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Category: conflict of interest

Hedge Fund Fined $5 Million for Weak Valuation Procedures

The SEC fined a hedge fund $5 Million, and its Chief Investment Officer another $250,000, for failing to properly value portfolio securities. The SEC maintains that the firm over-relied on the discretion of traders to value Level 3 mortgage-backed securities rather than use required observable market inputs. The SEC contends that the firm consistently undervalued bonds to maximize profit upon sale. The SEC faults the CIO for failing to properly review valuation decisions and ensure that the traders followed the firm’s valuation procedures. The SEC asserts violations of the compliance rule (206(4)-7) because the firm failed to implement reasonable policies and procedures to ensure fair valuation of portfolio securities. As part of the settlement, the firm hired an experienced Chief Compliance Officer rather than rely on its prior Risk Committee comprised of executives with limited regulatory and valuation experience.

Valuation is about process. Firms that buy Level 3 securities must create a consistent, documented and contemporaneous process based on objective criteria in order to defend pricing decisions. For compli-pros, one way to test valuation is to sample whether liquidation prices vary consistently (either always higher or lower) than the firm’s internal valuations before liquidation.

Chief Compliance Officer Stole Employee Information to Bid at Auctions

FINRA barred a Chief Compliance Officer for using his access to confidential employee records to create false online bidding accounts at auction houses. The respondent, who also served as the firm’s president, used his access as CCO to obtain employees’ driver’s license and passport information to impersonate those employees so that he could bid and acquire auction items. The auction houses had previously banned him because he successfully bid on items and did not pay for them.

The Chief Compliance Officer has extraordinary (and in some cases, unwarranted) access to employee records in addition to other confidential information such as executive meetings and emails. Firms should pursue enhanced background due diligence on potential CCO candidates, create information barriers so that the CCO does not have access to non-regulatory information, and implement a supervisory structure that ensures CCO accountability. Alternatively, consider outsourcing to a third-party firm that has limited access to firm systems as well as direct legal liability for breaches of confidentiality.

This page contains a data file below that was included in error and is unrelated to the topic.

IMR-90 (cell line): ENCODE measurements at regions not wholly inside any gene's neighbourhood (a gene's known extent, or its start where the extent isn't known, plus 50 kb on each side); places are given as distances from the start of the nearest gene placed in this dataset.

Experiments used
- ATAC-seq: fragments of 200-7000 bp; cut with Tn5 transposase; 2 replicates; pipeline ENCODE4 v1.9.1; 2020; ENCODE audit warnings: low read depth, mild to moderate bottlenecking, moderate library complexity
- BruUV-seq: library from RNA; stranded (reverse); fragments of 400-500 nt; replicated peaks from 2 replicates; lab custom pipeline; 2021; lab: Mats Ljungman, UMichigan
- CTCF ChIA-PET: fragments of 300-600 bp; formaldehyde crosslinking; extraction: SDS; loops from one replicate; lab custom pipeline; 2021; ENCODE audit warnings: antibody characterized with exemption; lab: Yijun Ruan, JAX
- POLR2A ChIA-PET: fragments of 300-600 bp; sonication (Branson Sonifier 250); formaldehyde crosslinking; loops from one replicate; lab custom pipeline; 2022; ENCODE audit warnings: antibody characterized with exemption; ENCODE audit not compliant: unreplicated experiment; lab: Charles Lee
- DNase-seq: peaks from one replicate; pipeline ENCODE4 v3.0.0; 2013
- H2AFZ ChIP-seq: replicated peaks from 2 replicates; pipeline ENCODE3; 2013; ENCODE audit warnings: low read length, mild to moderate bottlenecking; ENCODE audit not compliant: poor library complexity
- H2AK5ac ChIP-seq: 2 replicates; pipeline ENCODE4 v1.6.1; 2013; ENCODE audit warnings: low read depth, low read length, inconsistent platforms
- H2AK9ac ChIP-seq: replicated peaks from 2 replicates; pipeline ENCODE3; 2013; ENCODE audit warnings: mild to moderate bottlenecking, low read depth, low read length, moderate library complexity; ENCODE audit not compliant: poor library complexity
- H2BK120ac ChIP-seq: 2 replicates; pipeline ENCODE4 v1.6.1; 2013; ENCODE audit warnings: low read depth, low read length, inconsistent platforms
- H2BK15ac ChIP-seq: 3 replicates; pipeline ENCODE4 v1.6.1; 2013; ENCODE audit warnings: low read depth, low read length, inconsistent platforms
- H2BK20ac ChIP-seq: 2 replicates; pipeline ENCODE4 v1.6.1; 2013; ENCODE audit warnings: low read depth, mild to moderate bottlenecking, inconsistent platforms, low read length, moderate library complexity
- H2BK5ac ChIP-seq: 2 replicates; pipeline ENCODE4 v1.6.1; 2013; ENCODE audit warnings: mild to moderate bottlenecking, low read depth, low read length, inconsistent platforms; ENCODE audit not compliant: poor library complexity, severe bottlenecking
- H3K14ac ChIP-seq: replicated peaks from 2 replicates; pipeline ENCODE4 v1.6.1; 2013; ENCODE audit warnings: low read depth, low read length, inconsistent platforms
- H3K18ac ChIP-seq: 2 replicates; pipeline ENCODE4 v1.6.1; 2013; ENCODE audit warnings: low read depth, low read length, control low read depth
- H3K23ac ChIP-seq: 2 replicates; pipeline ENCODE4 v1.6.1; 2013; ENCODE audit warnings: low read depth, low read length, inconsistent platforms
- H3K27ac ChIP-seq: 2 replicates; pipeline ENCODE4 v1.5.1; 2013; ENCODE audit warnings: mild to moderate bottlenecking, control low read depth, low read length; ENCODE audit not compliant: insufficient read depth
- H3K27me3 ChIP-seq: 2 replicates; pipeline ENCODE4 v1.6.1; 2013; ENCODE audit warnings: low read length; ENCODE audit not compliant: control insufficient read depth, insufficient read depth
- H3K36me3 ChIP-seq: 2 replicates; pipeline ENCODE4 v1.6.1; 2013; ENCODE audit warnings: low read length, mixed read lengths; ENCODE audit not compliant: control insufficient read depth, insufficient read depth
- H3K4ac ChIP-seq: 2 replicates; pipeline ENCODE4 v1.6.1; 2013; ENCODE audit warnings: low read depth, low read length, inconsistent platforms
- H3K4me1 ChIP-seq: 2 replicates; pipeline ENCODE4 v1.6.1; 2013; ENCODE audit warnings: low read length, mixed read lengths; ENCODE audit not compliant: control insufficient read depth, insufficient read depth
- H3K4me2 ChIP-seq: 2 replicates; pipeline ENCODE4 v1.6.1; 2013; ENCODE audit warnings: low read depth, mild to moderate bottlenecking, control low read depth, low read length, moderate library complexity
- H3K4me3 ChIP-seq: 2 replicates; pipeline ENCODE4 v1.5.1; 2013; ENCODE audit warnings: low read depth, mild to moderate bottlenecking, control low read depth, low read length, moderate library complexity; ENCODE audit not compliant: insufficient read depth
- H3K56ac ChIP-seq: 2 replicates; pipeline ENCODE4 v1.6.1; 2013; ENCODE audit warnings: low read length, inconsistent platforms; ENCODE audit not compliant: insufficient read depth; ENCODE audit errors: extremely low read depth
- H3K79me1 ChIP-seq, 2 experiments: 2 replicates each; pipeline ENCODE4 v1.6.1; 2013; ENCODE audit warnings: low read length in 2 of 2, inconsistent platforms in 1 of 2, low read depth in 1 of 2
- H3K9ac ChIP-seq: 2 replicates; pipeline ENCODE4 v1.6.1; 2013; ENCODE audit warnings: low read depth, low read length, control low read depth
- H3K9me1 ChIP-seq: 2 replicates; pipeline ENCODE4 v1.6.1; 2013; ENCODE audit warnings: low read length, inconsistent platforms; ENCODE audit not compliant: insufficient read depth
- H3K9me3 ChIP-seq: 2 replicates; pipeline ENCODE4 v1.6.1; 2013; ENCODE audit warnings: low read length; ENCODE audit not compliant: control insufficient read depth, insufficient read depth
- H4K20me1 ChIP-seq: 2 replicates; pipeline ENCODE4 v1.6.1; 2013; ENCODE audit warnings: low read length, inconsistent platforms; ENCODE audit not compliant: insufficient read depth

Dual-Hat Principal/CCO Caused Multiple Compliance Violations

The SEC charged an investment adviser’s principal, who also served as the firm’s Chief Compliance Officer, with multiple compliance violations. The SEC charges the respondent with (i) overcharging his client, (ii) overstating his assets under management, (iii) failing to disclose two client lawsuits, (iv) misrepresenting the reason he switched custodians, and (v) neglecting to maintain required books and records. The SEC also alleges that the principal aided and abetted violations of the compliance rule (206(4)-7) by purchasing a template compliance manual, omitting required policies and procedures, and failing to implement required procedures. The firm ultimately ceased operations, and the respondent agreed to pay over $500,000 in fines, disgorgement and interest.

The dual hat CCO model (i.e. a senior executive also serving as the Chief Compliance Officer) doesn’t work. The dual-hat CCO usually does not have the time, expertise, or interest to do the job properly. Also, a CCO must have enough independence from the business to properly enforce the applicable regulatory and compliance obligations.

Fund Manager Barred for Misusing Soft Dollar Credits

The principal of a hedge fund manager was fined and barred from the industry, and his firm’s registration was revoked, for misusing soft dollar credits and cherry-picking trades. According to the SEC, the fund manager misused over $1.1 Million in soft dollar credits to pay such expenses as alimony to his ex-wife, inflated rent to an affiliated company, salary to an employee, and timeshare expenses. The SEC notes that such payments contradicted disclosures in the PPMs and the Form ADV. The SEC also charges the firm with engaging in an illicit cherry-picking scheme to enrich certain hedge fund clients over other clients.

We are seeing a renewed SEC interest in how firms use soft dollar credits. Although the facts of this case date back several years, this action may portend future regulatory and enforcement initiatives.

Federal Court Says that Outside Advice is Not a “Get-Out-of-Jail-Free Card”

The United States Court of Appeals for the D.C. Circuit upheld the SEC’s decision that an investment adviser failed to fully disclose mutual fund revenue sharing even if it sought and relied on the advice of outside compliance consultants. The Court found that the adviser acted negligently by failing to fully disclose the conflict of interest inherent by receiving shareholder servicing payments for investing in certain funds offered by its broker/custodian. Although the record was unclear about whether the adviser sought or relied on an outside compliance consultant’s advice, the Court decided that it didn’t matter because “any reliance on such advice was objectively unreasonable because [the adviser] knew of their fiduciary duty to fully and fairly disclose the potential conflict of interest.” The Court did, however, throw out the SEC’s claim that the adviser intentionally filed a misleading Form ADV, because the SEC failed to show that the adviser acted with the requisite intent to deceive.

As we have previously reported, this case argues in favor of seeking outside advice because it will help defend against the claim that you acted with intent, which would draw more punitive penalties. However, the Court here makes clear that relying on outside advice, even though you (should) know otherwise, will not exonerate you from claims that you acted negligently.